As we near the security checkpoint, I whisper to Mark, "Do you think I should tell them about Genie?"

He shakes his head.  "If they ask, just pull up your pant leg."

Incredibly, they don't ask.  Metal detector in hand, a woman traces the outline of my entire body -- arms, legs, and torso -- without a beep or a second look.  "Go ahead," she waves us through.

I raise my eyebrows at Mark, who's stifling a laugh.

"Not such a great metal detector,"  I say once we're a safe distance away.

"Maybe they only turn it on for certain people," he jokes.  "Keeps the line moving."

It's a green light start to the day.  The weather's perfect, prosthetically speaking.  Mid 50's.  Too warm for volume loss;  too cool for sweating.

We descend the concrete steps to our seats in the corner of the end zone.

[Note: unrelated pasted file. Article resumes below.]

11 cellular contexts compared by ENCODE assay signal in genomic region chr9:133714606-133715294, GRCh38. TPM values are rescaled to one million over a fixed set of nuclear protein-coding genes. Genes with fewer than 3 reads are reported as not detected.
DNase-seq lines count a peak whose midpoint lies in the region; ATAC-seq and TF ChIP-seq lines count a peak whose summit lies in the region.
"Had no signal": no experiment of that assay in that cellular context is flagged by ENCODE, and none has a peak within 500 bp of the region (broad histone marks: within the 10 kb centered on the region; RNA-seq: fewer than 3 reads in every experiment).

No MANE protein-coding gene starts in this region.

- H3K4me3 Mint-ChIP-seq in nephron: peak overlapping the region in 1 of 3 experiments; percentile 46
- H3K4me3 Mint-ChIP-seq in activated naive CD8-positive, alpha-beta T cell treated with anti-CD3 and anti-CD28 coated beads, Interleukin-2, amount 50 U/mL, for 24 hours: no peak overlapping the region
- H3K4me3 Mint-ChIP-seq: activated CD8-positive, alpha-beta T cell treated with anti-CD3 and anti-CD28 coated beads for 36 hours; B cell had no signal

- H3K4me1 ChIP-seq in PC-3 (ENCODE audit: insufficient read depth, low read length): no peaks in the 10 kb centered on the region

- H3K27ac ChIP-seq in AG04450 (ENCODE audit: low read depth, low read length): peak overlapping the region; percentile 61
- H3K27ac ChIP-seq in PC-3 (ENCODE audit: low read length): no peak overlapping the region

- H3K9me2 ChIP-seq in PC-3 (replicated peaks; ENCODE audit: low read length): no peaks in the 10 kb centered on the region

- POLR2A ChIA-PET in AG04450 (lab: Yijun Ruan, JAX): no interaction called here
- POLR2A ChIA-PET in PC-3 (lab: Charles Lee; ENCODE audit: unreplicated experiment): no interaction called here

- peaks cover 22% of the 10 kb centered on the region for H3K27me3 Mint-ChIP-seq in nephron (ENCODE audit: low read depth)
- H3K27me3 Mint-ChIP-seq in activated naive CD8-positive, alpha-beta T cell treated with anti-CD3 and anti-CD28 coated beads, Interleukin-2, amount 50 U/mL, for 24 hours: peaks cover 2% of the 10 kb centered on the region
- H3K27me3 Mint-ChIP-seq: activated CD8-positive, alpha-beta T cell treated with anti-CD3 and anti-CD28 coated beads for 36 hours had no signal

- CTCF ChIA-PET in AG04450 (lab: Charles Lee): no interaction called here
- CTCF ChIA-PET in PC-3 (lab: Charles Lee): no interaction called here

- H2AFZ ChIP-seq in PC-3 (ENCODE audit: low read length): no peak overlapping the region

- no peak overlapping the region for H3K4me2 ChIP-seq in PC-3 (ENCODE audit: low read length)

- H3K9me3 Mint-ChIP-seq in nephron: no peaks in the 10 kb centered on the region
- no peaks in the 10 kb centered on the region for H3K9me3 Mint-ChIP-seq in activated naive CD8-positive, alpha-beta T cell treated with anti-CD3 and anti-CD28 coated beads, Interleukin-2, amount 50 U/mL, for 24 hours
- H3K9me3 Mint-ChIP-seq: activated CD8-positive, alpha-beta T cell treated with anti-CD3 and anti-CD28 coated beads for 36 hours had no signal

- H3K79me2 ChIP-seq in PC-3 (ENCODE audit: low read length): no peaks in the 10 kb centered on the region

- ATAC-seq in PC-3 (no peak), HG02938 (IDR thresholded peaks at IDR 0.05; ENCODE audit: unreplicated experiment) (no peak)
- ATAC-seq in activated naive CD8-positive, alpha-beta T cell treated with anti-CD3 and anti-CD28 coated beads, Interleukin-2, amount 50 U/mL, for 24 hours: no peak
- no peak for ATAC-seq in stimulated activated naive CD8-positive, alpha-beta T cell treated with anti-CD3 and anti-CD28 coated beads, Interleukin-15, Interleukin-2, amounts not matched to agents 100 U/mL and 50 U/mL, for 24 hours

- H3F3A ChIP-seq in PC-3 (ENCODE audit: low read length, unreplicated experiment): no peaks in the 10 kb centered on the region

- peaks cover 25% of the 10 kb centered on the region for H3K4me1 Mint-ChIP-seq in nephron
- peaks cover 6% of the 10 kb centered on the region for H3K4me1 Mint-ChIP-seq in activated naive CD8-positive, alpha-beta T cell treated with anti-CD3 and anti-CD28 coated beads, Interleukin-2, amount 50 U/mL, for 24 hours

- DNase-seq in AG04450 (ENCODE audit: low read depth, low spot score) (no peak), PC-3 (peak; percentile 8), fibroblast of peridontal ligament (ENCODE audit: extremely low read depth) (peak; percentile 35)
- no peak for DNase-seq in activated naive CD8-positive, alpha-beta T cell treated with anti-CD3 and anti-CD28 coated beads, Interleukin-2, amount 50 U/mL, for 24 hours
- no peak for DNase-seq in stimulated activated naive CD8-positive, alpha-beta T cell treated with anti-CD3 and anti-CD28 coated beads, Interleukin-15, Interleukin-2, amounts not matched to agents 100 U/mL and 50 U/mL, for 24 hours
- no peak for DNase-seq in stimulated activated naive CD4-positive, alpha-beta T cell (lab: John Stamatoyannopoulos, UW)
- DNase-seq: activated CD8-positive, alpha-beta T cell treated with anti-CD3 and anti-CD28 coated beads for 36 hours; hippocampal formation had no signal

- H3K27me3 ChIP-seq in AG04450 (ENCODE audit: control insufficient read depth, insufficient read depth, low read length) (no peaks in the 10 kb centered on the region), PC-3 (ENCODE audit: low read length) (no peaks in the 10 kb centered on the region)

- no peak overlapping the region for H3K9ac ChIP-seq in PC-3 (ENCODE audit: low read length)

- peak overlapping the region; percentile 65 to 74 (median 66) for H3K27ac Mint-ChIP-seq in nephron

... and our other team too.
(Check out the blue ads!)
We stand.  We sit.  We cheer for our E-A-G-L-E-S...

We even run into my friend Tammy!

Who says it's not easy bein' green?

Thanks to Jodie for the invite!!
Mile Marker 2279:  

A few days later, I'm off to explore another Philly tradition:  Winterfest at Penns Landing.

My friend Jasmine and I follow a trail of WHITE LIGHTS into the winter wonderland.

I pick my way carefully over the yellow straw, only once launching into a full-fledged stumble.  Luckily Jasmine grabs me before I go down!

It's surprisingly comfortable!
We bypass the skating rink but find an armchair built from hay bales.

We round out the evening with a cup of Mexican hot cocoa by the firepits.  By the time we head home, we smell like a campfire and feel like one too.

Cozy and light, with the promise of more winter fun to come.

Mile Marker 2292:

A week later, Mom and I see RED.

At Target, we gather Hanukkah goodies from boots to toys to housewares.  Pushing a shopping cart makes it easier to walk.  It's like using a walker with wheels!

But the highlight of our trip comes in the check-out line.

Sure, why not?!
As the cashier fills our bags, she glances from Mom's face to mine.